Neoma paused to twist her hair back out of her way yet again. She was going to have to see if she could find a village or something and try to barter for a few things—like a sharp knife so she could cut her russet hair off. Having it down to her elbows, when she lacked a ready way to confine it, just wasn’t practical with the amount of heavy physical effort that she suspected lay in her immediate future. Although how she was going to trade with a village when she had nothing to wear and had no idea what the local modesty conventions were and might not even speak the language, she had no idea—but clothing to protect her skin was also on the list of things she needed. Language wasn’t an issue with a god or his associated spirits, but she doubted they’d be any help as translators.

One thing she had learned, thanks to her endless curiosity, was the basic principles of engineering and the housing styles of any number of cultures; that meant she did have a reasonable plan for how to build herself a sturdy home able to withstand winter, but the actual construction involved more physical work than she’d done in over a decade.

Right now, she’d be happy with a way to tie her hair back.

And perhaps a shovel, as well. It was a good thing she didn’t have to worry about aging, given how slowly her current efforts were progressing. With the limited tools and materials at hand, she was certain that digging down at least a foot or so into the ground was going to give her the best foundation for her new house that she could expect. If she could even accomplish even that much before winter.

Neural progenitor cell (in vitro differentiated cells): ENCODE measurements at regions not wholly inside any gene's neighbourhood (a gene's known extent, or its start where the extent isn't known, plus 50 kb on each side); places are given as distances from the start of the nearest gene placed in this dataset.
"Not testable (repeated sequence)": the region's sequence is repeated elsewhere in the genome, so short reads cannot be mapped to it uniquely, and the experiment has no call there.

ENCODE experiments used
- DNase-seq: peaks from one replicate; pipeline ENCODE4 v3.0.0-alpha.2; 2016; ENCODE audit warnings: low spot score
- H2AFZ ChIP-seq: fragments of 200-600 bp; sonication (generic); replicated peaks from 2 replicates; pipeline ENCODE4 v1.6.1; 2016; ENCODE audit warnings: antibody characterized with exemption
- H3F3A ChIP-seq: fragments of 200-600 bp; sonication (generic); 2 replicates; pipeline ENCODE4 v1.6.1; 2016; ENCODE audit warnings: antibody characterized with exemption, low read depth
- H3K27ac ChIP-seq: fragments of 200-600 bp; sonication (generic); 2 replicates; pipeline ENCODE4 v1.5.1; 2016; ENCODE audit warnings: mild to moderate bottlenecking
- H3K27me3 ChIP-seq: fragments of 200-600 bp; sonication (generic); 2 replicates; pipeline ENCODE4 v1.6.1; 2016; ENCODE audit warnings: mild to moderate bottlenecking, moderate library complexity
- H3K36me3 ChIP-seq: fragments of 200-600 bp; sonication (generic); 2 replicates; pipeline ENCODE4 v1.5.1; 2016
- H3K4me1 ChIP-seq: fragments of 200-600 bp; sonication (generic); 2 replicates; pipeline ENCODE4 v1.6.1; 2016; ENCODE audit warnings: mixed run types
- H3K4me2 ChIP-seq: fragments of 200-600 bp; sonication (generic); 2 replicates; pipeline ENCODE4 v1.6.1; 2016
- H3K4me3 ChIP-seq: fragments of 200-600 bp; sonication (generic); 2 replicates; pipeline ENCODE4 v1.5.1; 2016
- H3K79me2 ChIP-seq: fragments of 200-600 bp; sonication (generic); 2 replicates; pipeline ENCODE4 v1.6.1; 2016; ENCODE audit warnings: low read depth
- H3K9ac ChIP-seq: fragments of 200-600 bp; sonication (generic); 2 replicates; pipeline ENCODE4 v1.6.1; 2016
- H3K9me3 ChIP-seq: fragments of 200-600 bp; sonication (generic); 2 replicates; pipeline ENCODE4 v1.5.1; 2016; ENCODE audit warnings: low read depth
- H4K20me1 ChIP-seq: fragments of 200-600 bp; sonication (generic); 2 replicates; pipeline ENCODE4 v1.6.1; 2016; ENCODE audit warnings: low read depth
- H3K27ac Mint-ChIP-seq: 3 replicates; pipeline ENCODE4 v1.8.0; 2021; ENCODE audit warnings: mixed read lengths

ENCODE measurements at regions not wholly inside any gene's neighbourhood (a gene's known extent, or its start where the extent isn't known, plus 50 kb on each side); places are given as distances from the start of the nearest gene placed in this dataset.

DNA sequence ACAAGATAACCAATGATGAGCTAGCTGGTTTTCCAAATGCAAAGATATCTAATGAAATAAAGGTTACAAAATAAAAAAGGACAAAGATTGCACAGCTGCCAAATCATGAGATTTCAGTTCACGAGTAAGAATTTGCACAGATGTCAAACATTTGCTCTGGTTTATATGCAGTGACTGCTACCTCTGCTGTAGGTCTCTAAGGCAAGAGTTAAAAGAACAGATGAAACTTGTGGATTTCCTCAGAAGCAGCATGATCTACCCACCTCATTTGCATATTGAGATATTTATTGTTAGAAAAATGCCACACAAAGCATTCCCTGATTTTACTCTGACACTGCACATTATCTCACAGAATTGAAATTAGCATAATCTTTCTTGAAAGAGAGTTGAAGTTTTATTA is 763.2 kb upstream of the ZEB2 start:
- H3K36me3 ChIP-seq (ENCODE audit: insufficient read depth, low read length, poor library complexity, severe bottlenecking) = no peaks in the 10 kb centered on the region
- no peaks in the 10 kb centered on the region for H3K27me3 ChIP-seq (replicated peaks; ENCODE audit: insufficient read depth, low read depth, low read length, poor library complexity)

With a sigh, she cupped her hand in the moonlight to drink. Talir was waning, but even a mouthful would help heal incipient blisters and strained muscles.

The yellow light pooled in her palm, and she raised it, but paused, watching in amazement as it coalesced, growing less luminous. Only seconds later, a strip of fine, soft, pale-yellow material lay in a spiral on her palm.

This wasn’t something she’d ever been told that she could do! Did the others even know? Continue reading

Beginnings 1

“You cannot run forever, traitor,” the Master hissed into the midnight woods. “You may be crafty enough to escape us for the moment, but we will track you down, heretic. And you will die as you were reborn, in pain and in loss and in sorrow.”

The red wolf huddled under her bush, trembling, praying that he would leave. She’d flee far away from any lands known by the cult that had drawn her in. Surely there was somewhere still untainted by them.